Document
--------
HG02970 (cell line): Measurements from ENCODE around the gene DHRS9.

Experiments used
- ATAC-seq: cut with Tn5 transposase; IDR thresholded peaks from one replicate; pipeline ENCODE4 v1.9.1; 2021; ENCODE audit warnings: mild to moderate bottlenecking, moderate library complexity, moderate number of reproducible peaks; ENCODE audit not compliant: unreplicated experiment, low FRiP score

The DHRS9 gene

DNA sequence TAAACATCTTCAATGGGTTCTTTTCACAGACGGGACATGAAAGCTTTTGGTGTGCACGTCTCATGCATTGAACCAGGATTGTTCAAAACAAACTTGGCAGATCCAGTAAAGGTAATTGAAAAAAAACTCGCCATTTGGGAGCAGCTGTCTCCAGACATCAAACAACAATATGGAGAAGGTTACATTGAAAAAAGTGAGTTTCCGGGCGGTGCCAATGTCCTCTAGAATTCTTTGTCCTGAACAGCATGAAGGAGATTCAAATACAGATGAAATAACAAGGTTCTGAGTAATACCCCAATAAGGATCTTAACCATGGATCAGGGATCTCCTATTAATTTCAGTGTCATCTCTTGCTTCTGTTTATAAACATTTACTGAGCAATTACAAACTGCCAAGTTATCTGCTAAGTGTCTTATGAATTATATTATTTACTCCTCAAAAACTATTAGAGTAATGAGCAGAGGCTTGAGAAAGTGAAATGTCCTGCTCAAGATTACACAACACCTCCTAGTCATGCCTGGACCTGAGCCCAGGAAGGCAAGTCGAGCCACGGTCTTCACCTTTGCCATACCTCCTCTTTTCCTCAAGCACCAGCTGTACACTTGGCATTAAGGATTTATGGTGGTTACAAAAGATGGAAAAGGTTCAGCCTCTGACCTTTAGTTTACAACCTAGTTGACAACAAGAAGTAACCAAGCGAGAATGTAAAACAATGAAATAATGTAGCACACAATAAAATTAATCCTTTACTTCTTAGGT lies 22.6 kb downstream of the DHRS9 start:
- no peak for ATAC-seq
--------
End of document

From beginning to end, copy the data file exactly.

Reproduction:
HG02970 (cell line): Measurements from ENCODE around the gene DHRS9.

Experiments used
- ATAC-seq: cut with Tn5 transposase; IDR thresholded peaks from one replicate; pipeline ENCODE4 v1.9.1; 2021; ENCODE audit warnings: mild to moderate bottlenecking, moderate library complexity, moderate number of reproducible peaks; ENCODE audit not compliant: unreplicated experiment, low FRiP score

The DHRS9 gene

DNA sequence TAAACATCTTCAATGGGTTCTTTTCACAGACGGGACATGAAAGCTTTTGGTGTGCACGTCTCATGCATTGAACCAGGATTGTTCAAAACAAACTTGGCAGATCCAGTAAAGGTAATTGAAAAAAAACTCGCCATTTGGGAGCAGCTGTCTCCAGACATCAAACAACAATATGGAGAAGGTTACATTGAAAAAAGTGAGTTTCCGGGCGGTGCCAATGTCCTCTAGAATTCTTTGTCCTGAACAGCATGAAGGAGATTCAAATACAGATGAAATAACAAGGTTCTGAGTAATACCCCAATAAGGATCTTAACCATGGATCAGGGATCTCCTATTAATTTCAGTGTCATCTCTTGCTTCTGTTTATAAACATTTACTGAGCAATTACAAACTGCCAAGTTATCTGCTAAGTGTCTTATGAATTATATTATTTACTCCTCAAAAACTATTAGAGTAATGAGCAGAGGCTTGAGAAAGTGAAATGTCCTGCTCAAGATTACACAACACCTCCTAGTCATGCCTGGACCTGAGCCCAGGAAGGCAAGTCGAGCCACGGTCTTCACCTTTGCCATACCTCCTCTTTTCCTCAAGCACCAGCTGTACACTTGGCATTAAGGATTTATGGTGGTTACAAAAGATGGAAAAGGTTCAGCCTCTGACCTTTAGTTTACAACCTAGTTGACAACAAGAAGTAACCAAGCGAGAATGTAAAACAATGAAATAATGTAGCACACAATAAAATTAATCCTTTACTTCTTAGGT lies 22.6 kb downstream of the DHRS9 start:
- no peak for ATAC-seq